We also have many friends in his government. We come from the same Left movements. In the second part of his political campaign, Ollanta Humala opened the doors of his political party to other expressions of the left – many of the  ministers are friends of our Lima government.

NC: You spoke of housing policy – is migration to Lima from the rest of the country still a big problem?

SV: A third of Peru lives in Lima, but migration from the highlands and the Amazon areas is not really a problem any more. We have an opportunity when it comes to the city population. What we call a demographic bonus. We are still a young population: we will have a young population for the next 15 years, so we have a great opportunity to invest in childhood and youth. Lima needs to do that, together with the central government of course, particularly in education and the quality of education. Perhaps this is the most important challenge for a city like Lima. We have improved in many fields: we have invested in infrastructure, we have modernisation but not modernity, because we don’t have a modern city in terms of building citizens. That’s the difference we need to make, and we do that through education.

NC: It seems almost a tradition in Peru that as soon as someone is elected, people turn against them, and I think this has happened with you and your administration. You won the election, but now people are full of criticisms. Why do you think this is?

SV: For many reasons. I think that one is that I offered many things that are difficult to do. It’s very hard to give more perception of security in houses and neighbourhoods.

Second, to put order into the transportation of Lima. That’s something that requires a lot of decision-making with other actors. So it takes a long time, but people need to see results immediately. So I can understand people’s impatience.

It is true also that there is a campaign by some conservative sectors against me, and they have medias. They say ‘this lady is Lady Vaga’ she’s doing nothing for you, and if you repeat and repeat that and don’t see the traditional mayor wearing a helmet breaking, up roads etc. I’m not this, I’m looking for other kinds of reform in the city, but I can understand their position. It’s not easy to deal with, but I need to do so, and not be concerned with my 20-26% approval rating. For a lot of politicians it must be a nightmare, for me it’s painful but I can live with it, if I know I am working on the transformations Lima needs.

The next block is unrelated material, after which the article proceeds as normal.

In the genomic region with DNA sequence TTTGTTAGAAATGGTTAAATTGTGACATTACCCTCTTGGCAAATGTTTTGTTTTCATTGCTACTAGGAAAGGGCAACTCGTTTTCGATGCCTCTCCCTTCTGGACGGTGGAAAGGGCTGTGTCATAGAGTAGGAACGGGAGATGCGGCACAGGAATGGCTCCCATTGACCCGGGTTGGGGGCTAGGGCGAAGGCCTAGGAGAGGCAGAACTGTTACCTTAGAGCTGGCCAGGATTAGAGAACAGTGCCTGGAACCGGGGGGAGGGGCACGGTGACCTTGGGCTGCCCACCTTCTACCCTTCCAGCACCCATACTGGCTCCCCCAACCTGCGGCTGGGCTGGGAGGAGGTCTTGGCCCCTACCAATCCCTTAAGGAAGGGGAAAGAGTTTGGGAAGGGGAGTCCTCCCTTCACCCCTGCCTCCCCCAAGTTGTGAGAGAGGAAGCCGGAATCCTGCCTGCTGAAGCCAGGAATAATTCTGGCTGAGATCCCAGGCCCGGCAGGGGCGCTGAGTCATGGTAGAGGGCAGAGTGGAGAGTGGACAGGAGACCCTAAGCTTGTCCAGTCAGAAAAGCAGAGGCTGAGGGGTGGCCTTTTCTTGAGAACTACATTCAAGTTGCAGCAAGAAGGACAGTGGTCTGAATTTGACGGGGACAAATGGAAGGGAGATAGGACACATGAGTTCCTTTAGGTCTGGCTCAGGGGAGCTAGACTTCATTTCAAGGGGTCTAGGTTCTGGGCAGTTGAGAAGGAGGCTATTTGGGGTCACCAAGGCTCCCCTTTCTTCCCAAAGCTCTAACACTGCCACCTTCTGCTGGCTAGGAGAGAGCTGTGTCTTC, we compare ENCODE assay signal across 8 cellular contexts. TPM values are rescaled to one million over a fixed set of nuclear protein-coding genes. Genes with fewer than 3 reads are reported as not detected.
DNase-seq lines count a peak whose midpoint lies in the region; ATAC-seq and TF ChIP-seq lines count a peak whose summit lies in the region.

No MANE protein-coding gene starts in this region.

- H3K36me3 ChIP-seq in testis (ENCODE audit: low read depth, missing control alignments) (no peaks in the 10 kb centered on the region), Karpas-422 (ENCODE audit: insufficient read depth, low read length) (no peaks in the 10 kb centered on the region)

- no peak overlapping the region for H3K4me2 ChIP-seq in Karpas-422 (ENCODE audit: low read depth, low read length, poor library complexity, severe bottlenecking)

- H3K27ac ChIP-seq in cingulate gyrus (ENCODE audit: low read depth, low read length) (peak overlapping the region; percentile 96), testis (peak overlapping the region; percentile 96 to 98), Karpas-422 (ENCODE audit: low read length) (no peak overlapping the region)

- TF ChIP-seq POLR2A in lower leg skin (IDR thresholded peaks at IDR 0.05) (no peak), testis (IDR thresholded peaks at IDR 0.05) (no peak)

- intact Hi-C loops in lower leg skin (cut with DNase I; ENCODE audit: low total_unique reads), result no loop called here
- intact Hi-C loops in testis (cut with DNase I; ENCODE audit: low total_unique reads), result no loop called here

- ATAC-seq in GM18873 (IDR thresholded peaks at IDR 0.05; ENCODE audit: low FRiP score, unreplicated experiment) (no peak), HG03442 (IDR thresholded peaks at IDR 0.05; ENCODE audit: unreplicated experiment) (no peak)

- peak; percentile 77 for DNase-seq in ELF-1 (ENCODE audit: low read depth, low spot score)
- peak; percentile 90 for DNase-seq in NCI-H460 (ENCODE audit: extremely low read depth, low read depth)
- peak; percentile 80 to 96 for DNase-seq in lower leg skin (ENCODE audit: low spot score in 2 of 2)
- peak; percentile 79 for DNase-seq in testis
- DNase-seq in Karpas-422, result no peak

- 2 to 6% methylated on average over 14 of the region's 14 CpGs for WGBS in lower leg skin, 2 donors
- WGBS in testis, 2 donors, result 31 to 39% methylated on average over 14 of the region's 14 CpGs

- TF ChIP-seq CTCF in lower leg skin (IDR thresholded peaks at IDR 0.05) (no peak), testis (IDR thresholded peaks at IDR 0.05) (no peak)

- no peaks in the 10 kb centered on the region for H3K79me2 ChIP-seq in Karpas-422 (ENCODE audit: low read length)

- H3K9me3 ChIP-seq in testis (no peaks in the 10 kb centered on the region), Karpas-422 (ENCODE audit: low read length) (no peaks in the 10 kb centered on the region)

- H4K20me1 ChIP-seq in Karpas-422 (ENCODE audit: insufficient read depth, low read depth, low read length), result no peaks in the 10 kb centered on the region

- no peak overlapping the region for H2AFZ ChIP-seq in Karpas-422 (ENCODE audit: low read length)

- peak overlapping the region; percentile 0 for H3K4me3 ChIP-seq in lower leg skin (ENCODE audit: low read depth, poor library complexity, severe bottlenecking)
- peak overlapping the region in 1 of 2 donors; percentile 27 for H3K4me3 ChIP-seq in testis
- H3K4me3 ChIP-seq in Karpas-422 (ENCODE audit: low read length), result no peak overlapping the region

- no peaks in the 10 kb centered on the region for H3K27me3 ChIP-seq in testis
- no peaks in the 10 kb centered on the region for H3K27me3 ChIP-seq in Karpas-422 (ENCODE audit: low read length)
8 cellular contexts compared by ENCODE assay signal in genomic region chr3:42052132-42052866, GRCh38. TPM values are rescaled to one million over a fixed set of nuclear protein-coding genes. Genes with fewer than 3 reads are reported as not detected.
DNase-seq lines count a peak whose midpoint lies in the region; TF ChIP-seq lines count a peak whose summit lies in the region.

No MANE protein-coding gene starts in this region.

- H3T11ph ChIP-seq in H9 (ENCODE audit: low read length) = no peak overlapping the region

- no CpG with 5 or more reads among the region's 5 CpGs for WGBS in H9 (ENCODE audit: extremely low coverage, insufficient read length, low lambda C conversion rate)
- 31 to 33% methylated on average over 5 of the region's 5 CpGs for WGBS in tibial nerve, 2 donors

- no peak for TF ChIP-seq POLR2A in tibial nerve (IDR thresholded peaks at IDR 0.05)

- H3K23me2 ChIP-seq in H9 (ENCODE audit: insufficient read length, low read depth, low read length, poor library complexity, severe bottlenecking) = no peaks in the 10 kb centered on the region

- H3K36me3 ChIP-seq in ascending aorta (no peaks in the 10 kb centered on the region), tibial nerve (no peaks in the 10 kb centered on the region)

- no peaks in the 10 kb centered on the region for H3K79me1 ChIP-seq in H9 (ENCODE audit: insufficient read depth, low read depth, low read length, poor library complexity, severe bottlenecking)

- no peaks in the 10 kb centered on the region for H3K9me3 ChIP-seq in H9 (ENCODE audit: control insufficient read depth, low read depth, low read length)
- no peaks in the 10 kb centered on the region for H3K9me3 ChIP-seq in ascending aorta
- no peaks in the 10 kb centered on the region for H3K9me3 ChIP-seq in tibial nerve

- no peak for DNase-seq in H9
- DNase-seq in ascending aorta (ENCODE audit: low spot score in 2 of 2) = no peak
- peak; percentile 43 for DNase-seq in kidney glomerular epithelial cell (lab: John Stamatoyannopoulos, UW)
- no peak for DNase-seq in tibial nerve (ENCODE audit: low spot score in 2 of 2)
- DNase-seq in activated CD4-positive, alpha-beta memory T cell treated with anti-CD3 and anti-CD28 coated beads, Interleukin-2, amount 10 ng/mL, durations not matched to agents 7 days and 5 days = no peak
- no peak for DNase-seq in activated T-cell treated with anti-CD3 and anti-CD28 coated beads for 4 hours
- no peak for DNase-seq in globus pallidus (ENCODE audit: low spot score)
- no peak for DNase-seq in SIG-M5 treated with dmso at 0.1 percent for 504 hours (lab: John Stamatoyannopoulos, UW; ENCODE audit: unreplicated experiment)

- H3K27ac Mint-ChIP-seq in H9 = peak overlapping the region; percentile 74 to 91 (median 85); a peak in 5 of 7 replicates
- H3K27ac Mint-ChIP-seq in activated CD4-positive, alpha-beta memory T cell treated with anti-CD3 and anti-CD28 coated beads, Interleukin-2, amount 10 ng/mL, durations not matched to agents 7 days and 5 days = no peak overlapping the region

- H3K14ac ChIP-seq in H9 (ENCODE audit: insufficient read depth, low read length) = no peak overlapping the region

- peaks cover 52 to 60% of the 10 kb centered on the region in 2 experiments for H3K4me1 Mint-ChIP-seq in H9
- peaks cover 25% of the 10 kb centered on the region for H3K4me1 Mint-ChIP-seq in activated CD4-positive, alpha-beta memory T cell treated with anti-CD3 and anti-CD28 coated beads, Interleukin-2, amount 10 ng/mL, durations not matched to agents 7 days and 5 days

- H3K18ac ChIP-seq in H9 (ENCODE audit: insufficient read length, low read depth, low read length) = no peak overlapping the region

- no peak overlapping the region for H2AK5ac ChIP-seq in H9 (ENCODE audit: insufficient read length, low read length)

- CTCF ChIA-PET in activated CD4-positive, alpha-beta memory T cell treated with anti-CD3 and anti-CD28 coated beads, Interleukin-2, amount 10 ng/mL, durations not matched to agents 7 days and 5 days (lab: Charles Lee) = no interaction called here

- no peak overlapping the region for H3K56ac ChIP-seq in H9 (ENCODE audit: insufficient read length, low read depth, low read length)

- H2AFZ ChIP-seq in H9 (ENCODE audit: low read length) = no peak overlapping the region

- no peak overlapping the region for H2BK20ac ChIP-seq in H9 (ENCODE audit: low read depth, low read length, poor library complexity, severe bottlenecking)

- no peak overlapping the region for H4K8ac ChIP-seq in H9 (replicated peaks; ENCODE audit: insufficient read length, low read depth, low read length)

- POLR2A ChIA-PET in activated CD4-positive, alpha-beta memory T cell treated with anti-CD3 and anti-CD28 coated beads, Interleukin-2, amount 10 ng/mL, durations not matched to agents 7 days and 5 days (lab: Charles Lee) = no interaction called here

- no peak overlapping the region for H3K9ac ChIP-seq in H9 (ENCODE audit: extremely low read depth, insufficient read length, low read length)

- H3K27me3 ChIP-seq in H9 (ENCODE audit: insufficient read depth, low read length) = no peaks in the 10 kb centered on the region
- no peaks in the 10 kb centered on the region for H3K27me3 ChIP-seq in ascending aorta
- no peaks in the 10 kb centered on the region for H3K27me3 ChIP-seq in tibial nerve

NC: Do you think you need to be more authoritarian, to be a strong leader, because that is what is expected?

SV: I cannot be that. I am what I am, and I think I am a strong woman, but I am not authoritarian. I don’t want to be that. I think we need to renew the way we do politics, the way we govern a city or a country, through participation or making agreements, to improve the participation of the citizens in the government of our city. It’s not easy, because as citizens we are used to letting the authoritarian leader do what he or she thinks is best for us. That’s easy, but it means we build cities without citizens, and then we don’t have anything left but the infrastructure.

NC: You’ve been elected for four years, but we’ve seen from other cities in Latin America such as Bogotá in Colombia that what is needed for long-term projects is continuity – how can you manage that in Lima?

SV: Well, we have a political party, a political alliance with other Left movements, and we have young leaders, so we think that we can win a second term if we do things well. We are putting in place reforms that need time, that are medium or long-term projects. So we need to be in government- not Susana Villarán, but this political project.

NC: I know you’ve been in office for less than a year, but what would you like to see as your legacy as mayor of Lima?

SV: More citizenship in Lima- that would be marvellous. And perhaps order, a different order. To feel ourselves more part of something, to be recognised, all of us, to have a Lima for all, not for only a few people who can enjoy all that a modern city has to offer, without the painful gaps we still have here.